Pilot randomised controlled trial of community pharmacy administration of buprenorphine versus methadone

Authors


Department of General Practice and Primary Care, University of Aberdeen, Westburn Health Centre, Westburn Road, Aberdeen AB25 2AY, Scotland, UK. E-mail: c.i.math@abdn.ac.uk

Abstract

Objectives The established regime for opiate substitute prescribing for drug misusers is daily methadone administered under supervision in community pharmacies. Buprenorphine has recently been introduced as an alternative. However there is a lack of evidence of the effectiveness of buprenorphine maintenance therapy (BMT) in the UK treatment setting. This study aimed to assess methods for a randomised controlled trial (RCT) and the feasibility of pharmacy-based supervised self-administration (SSA) of buprenorphine compared to methadone.

Setting Specialist substance misuse service, general practices and community pharmacies in Aberdeen, Scotland.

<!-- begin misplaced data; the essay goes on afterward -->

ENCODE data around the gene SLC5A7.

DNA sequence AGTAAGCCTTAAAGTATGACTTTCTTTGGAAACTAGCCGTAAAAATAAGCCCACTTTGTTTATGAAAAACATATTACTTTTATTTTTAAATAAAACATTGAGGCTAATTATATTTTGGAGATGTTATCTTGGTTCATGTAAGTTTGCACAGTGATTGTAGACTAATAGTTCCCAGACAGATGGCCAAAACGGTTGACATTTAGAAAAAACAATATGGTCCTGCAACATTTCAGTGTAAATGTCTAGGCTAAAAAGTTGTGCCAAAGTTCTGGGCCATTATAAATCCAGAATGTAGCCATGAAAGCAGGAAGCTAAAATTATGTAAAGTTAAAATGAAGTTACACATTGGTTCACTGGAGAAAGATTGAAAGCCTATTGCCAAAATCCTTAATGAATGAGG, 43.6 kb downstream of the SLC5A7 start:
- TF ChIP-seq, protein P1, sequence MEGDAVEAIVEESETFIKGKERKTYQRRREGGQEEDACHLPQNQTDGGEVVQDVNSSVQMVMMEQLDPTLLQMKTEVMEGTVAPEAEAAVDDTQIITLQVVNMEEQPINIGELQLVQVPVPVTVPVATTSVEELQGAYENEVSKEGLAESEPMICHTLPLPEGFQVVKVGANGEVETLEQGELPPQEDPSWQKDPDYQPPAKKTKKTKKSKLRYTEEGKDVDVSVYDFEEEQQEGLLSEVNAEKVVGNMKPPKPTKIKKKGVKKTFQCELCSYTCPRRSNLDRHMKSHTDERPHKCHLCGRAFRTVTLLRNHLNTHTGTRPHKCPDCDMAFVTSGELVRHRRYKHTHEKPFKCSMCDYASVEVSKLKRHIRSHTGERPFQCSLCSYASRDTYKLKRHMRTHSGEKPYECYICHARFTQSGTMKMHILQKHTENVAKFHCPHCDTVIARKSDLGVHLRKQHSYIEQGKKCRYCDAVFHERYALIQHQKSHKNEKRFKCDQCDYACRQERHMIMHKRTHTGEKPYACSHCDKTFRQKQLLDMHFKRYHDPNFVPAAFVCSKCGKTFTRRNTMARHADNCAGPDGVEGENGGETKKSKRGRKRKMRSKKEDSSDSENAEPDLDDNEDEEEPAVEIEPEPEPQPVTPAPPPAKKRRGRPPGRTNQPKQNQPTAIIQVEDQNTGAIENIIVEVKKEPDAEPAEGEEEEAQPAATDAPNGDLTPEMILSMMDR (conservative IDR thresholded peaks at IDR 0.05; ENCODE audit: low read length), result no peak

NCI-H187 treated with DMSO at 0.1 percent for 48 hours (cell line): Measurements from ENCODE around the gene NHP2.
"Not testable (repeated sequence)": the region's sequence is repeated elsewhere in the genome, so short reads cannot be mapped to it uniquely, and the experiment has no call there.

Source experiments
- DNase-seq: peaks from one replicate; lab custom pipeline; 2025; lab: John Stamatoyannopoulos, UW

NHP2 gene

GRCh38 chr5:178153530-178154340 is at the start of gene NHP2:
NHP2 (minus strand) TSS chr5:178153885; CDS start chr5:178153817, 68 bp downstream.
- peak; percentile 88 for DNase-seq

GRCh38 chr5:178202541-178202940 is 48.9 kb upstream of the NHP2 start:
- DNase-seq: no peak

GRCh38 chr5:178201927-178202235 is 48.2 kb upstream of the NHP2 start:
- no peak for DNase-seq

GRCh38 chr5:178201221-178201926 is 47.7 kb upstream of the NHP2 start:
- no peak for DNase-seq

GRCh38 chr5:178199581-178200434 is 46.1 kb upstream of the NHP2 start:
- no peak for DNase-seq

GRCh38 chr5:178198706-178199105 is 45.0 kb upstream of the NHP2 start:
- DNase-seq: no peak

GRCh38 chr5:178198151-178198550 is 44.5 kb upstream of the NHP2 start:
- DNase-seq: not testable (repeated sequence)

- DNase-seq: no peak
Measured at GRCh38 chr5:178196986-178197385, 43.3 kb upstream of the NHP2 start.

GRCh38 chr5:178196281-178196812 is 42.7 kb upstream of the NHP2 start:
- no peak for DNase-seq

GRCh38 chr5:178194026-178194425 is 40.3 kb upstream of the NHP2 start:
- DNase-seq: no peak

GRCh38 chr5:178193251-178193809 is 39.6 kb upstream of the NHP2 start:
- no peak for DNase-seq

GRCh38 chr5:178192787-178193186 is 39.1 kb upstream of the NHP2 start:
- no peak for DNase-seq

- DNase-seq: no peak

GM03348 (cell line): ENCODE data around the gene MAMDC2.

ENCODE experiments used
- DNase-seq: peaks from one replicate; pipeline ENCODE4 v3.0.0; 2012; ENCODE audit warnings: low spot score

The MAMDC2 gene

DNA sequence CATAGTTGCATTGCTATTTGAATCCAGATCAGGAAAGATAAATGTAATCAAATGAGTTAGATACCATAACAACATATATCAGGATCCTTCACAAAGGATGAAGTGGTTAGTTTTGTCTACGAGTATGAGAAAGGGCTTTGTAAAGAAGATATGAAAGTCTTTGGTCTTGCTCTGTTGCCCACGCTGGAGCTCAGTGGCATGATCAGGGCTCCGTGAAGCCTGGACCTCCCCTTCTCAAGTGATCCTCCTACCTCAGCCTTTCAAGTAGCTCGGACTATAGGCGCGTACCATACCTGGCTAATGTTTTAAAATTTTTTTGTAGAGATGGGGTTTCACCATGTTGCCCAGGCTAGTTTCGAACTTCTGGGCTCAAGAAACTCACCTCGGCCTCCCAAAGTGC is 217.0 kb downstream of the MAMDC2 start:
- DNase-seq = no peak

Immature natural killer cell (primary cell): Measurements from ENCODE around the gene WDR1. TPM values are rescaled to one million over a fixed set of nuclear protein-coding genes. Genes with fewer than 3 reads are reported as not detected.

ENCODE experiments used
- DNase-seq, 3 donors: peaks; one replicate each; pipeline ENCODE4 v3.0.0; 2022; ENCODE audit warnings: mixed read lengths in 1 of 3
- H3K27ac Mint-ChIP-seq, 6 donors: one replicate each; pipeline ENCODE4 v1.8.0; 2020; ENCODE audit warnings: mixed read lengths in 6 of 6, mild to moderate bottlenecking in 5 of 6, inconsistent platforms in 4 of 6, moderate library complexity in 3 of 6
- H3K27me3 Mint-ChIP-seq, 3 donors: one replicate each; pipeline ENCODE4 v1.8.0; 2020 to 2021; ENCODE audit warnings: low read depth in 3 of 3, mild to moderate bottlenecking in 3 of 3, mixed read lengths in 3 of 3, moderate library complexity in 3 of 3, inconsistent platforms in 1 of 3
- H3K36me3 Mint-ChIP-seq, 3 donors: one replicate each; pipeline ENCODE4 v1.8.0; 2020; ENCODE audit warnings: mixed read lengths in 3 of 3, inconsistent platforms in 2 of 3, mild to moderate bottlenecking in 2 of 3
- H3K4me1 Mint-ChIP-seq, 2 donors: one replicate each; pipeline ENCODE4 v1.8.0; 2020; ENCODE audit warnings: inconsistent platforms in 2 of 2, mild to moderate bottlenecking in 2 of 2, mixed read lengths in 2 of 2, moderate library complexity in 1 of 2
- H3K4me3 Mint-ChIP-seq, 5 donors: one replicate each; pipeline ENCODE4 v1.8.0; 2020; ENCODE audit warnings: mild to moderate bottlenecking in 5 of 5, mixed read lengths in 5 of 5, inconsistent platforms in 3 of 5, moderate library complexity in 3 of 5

Method The design was a pilot RCT. Opiate-dependent drug misusers, newly referred for maintenance treatment were randomised to receive BMT or methadone maintenance therapy (MMT). Clients and pharmacists were interviewed at baseline and at the end of a 12-week intervention period. Clients completed the quality of life measure EQ-5D. Pharmacy activities were timed.

Key findings Twenty-one opiate-dependent clients were recruited (BMT = 11, MMT = 10). Recruitment levels improved as the trial progressed. Clients' treatment preferences were evident. Withdrawals occurred early with BMT. Clients found SSA of buprenorphine acceptable, but found daily administration more manageable than three times weekly. Pharmacists found the dispensing of buprenorphine to be an acceptable role, but felt less certain of ensuring against diversion with buprenorphine than they were with methadone. Pharmacy activities associated with buprenorphine took longer than those associated with methadone (mean = 7 min 25 s versus mean = 3 min 27 s, respectively).

Conclusion Recruitment to a trial comparing MMT to BMT for opiate-dependent clients within a UK treatment setting is feasible. Clients and pharmacists found buprenorphine acceptable.

Ancillary